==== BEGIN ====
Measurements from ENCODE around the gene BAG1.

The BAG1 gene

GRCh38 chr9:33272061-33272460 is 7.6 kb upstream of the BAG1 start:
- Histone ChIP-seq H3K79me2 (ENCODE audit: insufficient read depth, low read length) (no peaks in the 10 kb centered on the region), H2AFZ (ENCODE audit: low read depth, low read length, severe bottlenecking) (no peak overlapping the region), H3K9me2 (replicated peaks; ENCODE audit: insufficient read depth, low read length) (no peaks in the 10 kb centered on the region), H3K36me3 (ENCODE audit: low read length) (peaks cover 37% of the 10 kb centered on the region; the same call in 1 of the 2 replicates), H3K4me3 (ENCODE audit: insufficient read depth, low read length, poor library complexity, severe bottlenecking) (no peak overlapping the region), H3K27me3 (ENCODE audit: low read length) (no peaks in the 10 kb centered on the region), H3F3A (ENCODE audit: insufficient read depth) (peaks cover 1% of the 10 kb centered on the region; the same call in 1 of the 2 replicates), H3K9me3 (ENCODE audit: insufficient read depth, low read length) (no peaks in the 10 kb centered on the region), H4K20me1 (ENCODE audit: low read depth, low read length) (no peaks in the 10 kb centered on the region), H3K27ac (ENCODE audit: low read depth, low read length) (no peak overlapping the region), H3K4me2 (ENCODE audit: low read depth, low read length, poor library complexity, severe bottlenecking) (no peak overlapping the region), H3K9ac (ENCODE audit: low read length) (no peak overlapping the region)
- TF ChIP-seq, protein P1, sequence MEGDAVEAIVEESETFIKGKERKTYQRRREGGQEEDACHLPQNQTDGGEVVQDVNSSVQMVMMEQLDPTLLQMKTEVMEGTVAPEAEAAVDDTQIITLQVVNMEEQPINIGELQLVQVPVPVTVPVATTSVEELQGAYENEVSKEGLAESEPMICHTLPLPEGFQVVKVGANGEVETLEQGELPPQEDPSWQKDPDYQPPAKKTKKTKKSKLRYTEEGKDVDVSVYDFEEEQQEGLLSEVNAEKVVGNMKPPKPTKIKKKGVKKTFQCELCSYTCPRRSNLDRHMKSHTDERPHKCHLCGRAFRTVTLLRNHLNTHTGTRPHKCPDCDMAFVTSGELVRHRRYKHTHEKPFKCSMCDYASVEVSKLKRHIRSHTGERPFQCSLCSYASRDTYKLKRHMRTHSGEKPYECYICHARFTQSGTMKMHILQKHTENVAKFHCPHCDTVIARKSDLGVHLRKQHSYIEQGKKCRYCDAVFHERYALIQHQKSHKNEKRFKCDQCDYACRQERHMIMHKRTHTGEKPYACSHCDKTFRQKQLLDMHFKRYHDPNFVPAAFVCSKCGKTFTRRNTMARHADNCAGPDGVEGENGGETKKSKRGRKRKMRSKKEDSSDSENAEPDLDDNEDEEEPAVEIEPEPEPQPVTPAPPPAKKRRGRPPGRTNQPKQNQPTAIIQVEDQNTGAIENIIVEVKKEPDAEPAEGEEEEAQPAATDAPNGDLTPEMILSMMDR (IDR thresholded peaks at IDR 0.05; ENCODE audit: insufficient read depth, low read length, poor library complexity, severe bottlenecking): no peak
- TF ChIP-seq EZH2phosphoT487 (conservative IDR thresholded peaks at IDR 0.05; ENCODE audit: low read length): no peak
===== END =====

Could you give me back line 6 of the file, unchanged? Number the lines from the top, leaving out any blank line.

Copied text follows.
- TF ChIP-seq EZH2phosphoT487 (conservative IDR thresholded peaks at IDR 0.05; ENCODE audit: low read length): no peak